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New Meetup: November 2010 Socrates Cafe Meetup: On Self-Deception

From: Andy
Sent on: Sunday, November 7, 2010 9:47 AM
Announcing a new Meetup for Socrates Cafe!

What: November 2010 Socrates Cafe Meetup: On Self-Deception

When: Monday, November 22,[masked]:30 PM

Where: Panera
500 S National Ave
Springfield, MO 65802

In his poem ?To a Louse,? the great 18th-century Scottish poet Robert Burns pleaded for liberation from self-deception about ourselves: ?O would some Power the gift to give us / To see ourselves as others see us!? (Translated from the Scottish dialect.) A former professor of mine once offered, only half-jokingly, a starkly opposed view: ?If we all saw ourselves as others see us, 95% of us would commit suicide.? I suspect most of us would side more with Burns. In his poem he goes on to offer reasons self-knowledge would be valuable: ?It would from many a blunder free us, / And foolish notion: / What airs in dress and gait would leave us, / And even devotion!? And we do want to be freed from blunders and foolish notions. Or don?t we?

In recent decades the topic of self-deception, whether the self-deception is about ourselves or something else (such as a religious or political proposition), has received a great deal of attention from philosophers, for a number of reasons. There are puzzles about how self-deception (as distinct from straightforward error) can occur at all. Suppose we understand self-deception on the model of one person?s deceiving another. When person A deceives person B, A intentionally induces B to believe something A believes to be false. But how can one intentionally induce oneself to believe something one believes to be false? Wouldn?t a person have to be seriously irrational to hold contradictory beliefs at the same time? And how can one sensibly intend to deceive oneself? Wouldn?t the intended deception be bound to fail, in the same way a lie is bound to fail when the person hearing it is aware it?s a lie?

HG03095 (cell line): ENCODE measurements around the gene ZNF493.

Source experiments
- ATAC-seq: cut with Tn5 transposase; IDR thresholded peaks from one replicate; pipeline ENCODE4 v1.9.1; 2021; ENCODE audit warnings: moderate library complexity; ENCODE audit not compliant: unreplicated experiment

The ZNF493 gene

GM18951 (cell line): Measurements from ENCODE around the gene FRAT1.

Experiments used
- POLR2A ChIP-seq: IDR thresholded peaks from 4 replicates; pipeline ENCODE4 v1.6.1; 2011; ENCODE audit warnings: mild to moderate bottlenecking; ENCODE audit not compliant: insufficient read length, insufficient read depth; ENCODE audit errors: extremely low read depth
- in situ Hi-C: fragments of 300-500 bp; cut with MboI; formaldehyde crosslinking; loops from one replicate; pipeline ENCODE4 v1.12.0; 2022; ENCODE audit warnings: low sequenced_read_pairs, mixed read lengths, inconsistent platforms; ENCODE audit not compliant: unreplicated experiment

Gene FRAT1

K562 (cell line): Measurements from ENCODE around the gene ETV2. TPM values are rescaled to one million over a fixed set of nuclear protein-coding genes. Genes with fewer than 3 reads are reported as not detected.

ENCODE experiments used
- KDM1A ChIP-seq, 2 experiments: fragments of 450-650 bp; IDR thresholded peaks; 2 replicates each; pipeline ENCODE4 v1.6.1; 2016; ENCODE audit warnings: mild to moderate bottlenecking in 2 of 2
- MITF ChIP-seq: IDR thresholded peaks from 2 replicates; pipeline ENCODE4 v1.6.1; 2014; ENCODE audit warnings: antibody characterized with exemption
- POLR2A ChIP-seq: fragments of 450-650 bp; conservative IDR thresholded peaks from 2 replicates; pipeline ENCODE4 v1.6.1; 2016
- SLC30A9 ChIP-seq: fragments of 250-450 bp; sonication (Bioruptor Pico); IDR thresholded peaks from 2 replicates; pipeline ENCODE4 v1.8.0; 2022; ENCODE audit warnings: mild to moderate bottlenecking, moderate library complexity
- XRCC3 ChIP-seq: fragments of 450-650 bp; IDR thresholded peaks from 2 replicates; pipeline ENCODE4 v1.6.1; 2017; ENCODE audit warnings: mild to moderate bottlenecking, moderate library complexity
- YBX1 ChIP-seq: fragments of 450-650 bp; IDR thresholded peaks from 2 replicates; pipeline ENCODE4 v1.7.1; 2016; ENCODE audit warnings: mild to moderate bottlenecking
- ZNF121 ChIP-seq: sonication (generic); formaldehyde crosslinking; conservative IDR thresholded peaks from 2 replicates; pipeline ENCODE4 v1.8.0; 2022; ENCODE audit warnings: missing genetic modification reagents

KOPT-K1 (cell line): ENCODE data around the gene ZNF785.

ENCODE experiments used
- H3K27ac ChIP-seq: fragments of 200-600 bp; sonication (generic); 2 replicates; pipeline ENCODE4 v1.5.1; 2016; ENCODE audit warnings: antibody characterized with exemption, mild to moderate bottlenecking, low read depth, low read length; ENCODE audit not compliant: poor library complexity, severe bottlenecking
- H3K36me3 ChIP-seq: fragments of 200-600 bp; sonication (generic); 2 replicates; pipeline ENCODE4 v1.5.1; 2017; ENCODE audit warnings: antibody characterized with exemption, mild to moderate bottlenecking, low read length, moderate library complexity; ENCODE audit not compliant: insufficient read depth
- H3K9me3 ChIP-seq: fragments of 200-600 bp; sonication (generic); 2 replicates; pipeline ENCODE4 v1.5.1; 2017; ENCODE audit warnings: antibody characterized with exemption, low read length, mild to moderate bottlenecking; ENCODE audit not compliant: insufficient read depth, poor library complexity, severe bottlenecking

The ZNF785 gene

These particular puzzles about self-deception disappear if we assume that self-deception is unintentional rather than intentional. But if self-deception is unintentional, it may seem that the blame commonly assigned to self-deceivers is misplaced: If a person?s self-deception is unintentional, how can we legitimately blame the person for it? How can self-deception be an ethical failing? Thus there are important questions about free will, responsibility, and moral obligations in connection with self-deception.

In our next Meetup we will put our heads together to try to answer these philosophical questions about self-deception.

Note that the time and place of the Meetup are not the same as usual. I've been informed that Mama Jean's meeting room won't be available again until mid-December. And I couldn't find another meeting room available on a Saturday morning.

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